Building The Grange
Hamilton commissioned architect John McComb Jr. to design a Federal-style country home on a 32-acre estate in upper Manhattan. This house was completed in 1802 and named "The Grange" after his father's ancestral home in Scotland. The home was in a wooded area and was watered by two streams. The 200ft elevation offered Hamilton views of the Hudson River on the west and the Harlem and East Rivers on the east. Unfortunately, he was only able to enjoy his home for two years. On July 11, 1804, Hamilton was fatally wounded in a duel with his personal and political rival Vice President Aaron Burr. After Hamilton's death, his friends created a secret fund that enabled Eliza to keep The Grange. In 1833, however, Eliza sold the home and later moved to Washington D.C.
In the years that followed, the building had several owners and was physically moved twice to adapt to the demands of the changing city. The Grange has been used as a private residence, church, museum, and day school. On April 27, 1962, Public Law 87-438 authorized the establishment of Hamilton Grange National Memorial. The purpose of this was to "preserve and restore the former dwelling house of Alexander Hamilton (commonly known as The Grange) as a fitting memorial to Alexander Hamilton, interpreting this resource in a manner to instill in the visitor an awareness and an appreciation of the role this extraordinary and complex man played in the political and economic development of the United States." Today, visitors may experience historically furnished rooms, exhibits, special events, and much more!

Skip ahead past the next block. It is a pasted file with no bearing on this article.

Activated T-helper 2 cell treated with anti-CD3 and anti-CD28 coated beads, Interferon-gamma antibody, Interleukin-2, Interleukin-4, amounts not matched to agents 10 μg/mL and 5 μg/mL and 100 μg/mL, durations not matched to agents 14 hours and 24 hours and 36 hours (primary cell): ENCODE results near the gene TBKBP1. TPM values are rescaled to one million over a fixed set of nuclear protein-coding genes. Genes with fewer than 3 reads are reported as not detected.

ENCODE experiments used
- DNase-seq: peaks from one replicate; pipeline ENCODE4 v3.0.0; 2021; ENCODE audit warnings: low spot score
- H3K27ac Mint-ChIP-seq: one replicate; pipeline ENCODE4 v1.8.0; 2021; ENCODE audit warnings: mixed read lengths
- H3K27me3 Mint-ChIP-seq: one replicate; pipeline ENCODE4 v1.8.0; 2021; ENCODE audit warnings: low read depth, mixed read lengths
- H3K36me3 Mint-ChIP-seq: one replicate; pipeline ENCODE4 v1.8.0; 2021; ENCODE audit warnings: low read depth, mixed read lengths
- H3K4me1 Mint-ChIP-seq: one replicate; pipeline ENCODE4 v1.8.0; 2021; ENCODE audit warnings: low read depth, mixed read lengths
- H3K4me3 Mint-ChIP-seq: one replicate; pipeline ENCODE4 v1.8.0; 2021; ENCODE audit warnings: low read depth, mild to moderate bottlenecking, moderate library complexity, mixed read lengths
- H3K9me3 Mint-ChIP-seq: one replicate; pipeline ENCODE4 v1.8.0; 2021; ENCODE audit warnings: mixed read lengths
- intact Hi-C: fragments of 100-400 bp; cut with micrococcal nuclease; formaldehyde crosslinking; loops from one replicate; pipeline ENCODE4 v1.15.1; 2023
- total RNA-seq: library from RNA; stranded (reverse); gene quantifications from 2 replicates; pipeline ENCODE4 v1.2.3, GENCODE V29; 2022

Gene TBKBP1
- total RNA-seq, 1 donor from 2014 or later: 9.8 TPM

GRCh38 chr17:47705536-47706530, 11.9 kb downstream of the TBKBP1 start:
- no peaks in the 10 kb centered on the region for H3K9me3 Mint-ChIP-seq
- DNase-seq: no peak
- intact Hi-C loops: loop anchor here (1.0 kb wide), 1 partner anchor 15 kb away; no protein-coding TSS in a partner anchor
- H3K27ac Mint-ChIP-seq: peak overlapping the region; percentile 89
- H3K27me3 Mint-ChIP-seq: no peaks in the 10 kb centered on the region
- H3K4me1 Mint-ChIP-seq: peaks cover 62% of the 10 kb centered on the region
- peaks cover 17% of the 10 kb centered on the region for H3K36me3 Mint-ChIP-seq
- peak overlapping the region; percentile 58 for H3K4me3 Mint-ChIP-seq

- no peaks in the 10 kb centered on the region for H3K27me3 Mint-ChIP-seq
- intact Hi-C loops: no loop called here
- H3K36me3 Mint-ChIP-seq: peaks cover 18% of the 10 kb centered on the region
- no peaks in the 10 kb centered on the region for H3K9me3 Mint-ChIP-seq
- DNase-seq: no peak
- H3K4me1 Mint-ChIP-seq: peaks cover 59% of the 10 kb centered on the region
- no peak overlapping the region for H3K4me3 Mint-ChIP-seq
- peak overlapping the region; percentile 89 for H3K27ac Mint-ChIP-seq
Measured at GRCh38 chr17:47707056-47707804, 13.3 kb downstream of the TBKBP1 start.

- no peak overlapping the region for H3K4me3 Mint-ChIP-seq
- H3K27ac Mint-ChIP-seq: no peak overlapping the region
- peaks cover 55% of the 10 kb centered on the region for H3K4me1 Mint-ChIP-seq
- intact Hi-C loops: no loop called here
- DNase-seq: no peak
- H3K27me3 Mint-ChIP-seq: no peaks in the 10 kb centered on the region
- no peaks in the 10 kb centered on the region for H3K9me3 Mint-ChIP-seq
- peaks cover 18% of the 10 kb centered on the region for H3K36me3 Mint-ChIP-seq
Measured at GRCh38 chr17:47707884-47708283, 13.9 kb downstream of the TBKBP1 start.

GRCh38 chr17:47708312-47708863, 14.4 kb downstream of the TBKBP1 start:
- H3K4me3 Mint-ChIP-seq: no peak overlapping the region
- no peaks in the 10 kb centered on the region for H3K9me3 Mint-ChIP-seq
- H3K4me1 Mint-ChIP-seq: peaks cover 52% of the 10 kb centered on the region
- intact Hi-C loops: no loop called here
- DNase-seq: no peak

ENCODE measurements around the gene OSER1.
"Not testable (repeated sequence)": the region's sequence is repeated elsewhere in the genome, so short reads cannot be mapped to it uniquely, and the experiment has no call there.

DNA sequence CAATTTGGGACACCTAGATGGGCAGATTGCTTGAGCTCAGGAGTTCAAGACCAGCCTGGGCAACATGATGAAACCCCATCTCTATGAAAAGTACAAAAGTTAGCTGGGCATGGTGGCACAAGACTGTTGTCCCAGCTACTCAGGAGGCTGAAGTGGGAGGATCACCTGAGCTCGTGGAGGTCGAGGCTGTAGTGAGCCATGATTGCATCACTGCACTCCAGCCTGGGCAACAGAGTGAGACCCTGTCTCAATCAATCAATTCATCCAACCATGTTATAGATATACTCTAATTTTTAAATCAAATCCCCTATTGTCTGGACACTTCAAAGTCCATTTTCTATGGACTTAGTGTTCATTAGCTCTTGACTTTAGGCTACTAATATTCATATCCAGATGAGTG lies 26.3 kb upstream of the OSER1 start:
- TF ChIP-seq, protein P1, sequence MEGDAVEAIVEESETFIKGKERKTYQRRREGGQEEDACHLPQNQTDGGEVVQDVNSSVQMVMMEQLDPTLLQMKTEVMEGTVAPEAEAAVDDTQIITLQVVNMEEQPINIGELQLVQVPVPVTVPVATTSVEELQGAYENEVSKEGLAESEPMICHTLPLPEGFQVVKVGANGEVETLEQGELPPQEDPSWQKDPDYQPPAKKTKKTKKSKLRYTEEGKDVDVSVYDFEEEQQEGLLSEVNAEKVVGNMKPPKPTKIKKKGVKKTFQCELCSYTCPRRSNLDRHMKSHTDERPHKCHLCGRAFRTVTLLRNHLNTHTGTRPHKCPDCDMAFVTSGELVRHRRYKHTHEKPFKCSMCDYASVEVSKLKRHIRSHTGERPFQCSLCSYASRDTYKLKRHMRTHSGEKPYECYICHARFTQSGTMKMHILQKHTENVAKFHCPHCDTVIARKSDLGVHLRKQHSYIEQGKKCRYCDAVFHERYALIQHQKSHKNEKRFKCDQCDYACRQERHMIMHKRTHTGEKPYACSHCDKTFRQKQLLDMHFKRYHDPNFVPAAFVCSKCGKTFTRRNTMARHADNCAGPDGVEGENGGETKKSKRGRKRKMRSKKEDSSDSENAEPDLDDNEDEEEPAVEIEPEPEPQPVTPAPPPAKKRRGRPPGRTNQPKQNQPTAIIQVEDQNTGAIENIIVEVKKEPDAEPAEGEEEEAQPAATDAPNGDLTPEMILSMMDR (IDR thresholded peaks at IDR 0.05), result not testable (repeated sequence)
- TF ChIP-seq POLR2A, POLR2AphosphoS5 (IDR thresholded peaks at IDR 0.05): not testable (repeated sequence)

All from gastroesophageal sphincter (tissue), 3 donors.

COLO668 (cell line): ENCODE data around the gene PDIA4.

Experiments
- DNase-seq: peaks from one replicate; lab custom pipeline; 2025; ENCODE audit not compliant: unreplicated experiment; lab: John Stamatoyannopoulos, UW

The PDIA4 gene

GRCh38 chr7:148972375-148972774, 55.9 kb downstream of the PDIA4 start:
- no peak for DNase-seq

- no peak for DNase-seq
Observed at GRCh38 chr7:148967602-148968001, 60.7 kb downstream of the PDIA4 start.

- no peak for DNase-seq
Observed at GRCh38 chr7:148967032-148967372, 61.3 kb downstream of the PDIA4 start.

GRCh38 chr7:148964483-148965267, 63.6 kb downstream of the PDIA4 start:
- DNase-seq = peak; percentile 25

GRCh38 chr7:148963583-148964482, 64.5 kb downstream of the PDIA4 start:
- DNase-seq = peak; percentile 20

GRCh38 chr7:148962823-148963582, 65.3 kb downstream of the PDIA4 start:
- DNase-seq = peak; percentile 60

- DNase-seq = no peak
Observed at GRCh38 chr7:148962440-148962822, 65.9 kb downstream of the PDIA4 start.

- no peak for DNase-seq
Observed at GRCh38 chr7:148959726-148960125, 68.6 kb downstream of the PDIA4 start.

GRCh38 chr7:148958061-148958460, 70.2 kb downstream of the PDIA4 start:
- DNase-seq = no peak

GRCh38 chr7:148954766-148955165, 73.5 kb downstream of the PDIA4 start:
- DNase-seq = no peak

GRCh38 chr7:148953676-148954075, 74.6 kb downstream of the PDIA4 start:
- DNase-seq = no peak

Hamilton contributed greatly to the establishment of the United States and his influence is still felt across the world. As a writer of the bulk of the Federalist Papers, his words are still used by lawmakers to interpret the Constitution. In his role as Secretary of the Treasury, he set forth major economic policies and set a precedent by using the “implied powers” of the Constitution to create a national debt, public credit, and national bank. Furthermore, he protected trade by founding the Revenue Cutter Service (forerunner of the U.S. Coast Guard). These contributions and many other accomplishments have secured Hamilton’s status as a Founding Father. Like many historical figures throughout time, Hamilton’s legacy has been celebrated and overlooked depending on the circumstances of each generation. Currently, Hamilton is regarded as a cultural icon for his use in media. He continues to inspire, inform, and spark conversation about his life and times.